Availability: Direct from Giramondo

*Exceptions that I know of include Brian Castro who was born in HongKong, Nam Le from Vietnam, and Ouyang Yu from China, J.M. Coetzee from South Africa of course, and Michelle de Kretser born in Sri Lanka.  But who else is writing literary fiction?  Are authors of ethnic origin being published and I just haven’t heard of them?  Where is the Australian Kite Runner? Where is the contemporary Rosa Cappiello?


  1. This came into work, and our conversation was the first thing that came to mind. I put it on the watch pile, but now I’ll have to get on it fast.

    Also, it’s a beautiful object. So pretty.


    • You’ll read it in a day. I literally did not put it down.
      And yes, it’s beautiful. That silky textured cover, and the clean elegant design.


  2. That sounds too scary for me!


    • Ah yes, best read by a warm fire, with bright lights and a couple of brave dogs on guard LOL


  3. Thanks for your review. Are there any other novels or memoirs about the variety of immigrants to Australia? I didn’t know anything about them till I signed up to Australian Women Writers. I am fascinated with the differences and similarities to the US–and the universal themes of course.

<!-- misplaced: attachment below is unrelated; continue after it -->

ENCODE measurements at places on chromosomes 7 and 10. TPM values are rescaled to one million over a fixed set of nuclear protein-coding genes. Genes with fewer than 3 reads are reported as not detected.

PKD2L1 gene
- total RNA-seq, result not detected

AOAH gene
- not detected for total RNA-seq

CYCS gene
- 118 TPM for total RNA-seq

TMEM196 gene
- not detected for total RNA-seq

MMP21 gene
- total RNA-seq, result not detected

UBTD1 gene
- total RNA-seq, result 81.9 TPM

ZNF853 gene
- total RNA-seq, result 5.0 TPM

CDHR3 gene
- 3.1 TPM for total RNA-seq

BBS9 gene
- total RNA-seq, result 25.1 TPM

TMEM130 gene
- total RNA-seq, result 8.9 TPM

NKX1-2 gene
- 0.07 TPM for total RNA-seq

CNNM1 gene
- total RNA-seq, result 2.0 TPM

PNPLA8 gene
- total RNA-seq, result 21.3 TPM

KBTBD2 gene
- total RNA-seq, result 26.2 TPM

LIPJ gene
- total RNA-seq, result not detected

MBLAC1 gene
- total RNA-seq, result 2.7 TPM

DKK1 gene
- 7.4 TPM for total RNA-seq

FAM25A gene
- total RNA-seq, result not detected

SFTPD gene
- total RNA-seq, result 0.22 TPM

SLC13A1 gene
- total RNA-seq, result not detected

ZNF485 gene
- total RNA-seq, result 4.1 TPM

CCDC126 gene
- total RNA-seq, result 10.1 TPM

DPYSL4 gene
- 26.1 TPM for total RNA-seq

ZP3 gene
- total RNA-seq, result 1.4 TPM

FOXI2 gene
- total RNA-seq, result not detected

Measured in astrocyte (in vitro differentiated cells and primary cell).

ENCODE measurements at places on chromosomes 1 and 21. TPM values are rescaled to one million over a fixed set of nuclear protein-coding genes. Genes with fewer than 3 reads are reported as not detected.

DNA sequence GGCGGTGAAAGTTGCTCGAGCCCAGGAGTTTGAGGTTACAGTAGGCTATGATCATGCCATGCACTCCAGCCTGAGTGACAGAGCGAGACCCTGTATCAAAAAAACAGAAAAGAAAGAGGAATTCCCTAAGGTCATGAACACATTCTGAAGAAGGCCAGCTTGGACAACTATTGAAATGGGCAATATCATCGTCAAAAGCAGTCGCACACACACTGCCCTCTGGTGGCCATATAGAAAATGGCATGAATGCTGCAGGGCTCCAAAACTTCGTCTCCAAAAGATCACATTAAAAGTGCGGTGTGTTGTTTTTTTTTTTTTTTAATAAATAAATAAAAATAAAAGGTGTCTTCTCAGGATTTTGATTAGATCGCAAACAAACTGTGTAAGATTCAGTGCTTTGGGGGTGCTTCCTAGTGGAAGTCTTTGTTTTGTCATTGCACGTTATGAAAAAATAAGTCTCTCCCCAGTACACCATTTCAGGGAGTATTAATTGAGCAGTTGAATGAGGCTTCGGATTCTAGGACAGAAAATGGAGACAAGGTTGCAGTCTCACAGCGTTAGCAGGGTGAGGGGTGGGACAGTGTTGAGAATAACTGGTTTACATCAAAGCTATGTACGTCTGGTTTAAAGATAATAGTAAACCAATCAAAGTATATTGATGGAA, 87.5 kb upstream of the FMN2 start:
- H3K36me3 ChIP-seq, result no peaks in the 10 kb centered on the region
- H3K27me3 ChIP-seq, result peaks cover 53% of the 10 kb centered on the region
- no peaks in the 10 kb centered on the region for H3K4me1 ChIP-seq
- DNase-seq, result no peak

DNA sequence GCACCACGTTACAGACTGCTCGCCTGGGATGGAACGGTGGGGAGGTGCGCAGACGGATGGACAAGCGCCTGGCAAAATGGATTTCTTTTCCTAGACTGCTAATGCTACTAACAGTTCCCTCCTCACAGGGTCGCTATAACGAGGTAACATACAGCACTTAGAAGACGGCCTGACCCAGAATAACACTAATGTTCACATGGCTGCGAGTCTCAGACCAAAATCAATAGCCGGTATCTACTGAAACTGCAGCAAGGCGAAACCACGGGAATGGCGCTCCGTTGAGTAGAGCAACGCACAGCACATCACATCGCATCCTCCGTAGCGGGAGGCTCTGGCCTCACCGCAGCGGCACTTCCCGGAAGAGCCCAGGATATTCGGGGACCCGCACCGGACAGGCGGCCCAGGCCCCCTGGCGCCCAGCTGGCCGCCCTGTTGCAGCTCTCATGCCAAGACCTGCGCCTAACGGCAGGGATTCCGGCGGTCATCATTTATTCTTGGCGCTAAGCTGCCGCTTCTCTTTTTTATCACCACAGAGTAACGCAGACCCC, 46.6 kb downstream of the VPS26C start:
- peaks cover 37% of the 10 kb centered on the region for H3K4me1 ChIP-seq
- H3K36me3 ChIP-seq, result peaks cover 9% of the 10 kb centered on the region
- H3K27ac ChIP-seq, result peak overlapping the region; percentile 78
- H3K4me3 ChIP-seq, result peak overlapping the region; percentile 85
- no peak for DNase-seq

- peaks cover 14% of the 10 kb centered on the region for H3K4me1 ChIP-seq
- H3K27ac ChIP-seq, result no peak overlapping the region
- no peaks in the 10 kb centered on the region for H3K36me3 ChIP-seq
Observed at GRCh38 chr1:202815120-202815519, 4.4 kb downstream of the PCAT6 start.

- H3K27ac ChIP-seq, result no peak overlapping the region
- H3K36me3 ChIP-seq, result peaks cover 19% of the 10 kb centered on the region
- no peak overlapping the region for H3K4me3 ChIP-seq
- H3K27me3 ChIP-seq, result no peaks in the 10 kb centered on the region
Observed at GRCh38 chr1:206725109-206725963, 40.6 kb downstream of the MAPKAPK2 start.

• Hello again:)
      Your question is a good one. Memoir is not my forte but Karenlee Thompson (another woman writer you might try!) has done a couple of guest reviews for me. Look for Alice Pung and Dalia Milligan in the Life Stories category or the alphabetical list. As for novels, I know only of the two I referred to in the review, but am actively on the lookout for more.


  4. Hi Lisa – Thanks for linking to my event write-up! Also, partially in answer to one of the comments above, I put together a (quick) list of diverse women authors (fic/non-fic):

    Fab blog! Deservedly nominated for the blog awards! :)